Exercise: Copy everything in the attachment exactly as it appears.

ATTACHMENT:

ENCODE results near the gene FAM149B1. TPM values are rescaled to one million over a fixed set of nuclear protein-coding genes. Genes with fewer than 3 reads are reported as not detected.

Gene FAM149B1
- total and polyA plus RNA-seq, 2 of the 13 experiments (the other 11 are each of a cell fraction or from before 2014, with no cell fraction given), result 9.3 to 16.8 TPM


ENCODE results near the gene FAM149B1. TPM values are rescaled to one million over a fixed set of nuclear protein-coding genes. Genes with fewer than 3 reads are reported as not detected.

Gene FAM149B1
- total and polyA plus RNA-seq, 2 of the 13 experiments (the other 11 are each of a cell fraction or from before 2014, with no cell fraction given), result 9.3 to 16.8 TPM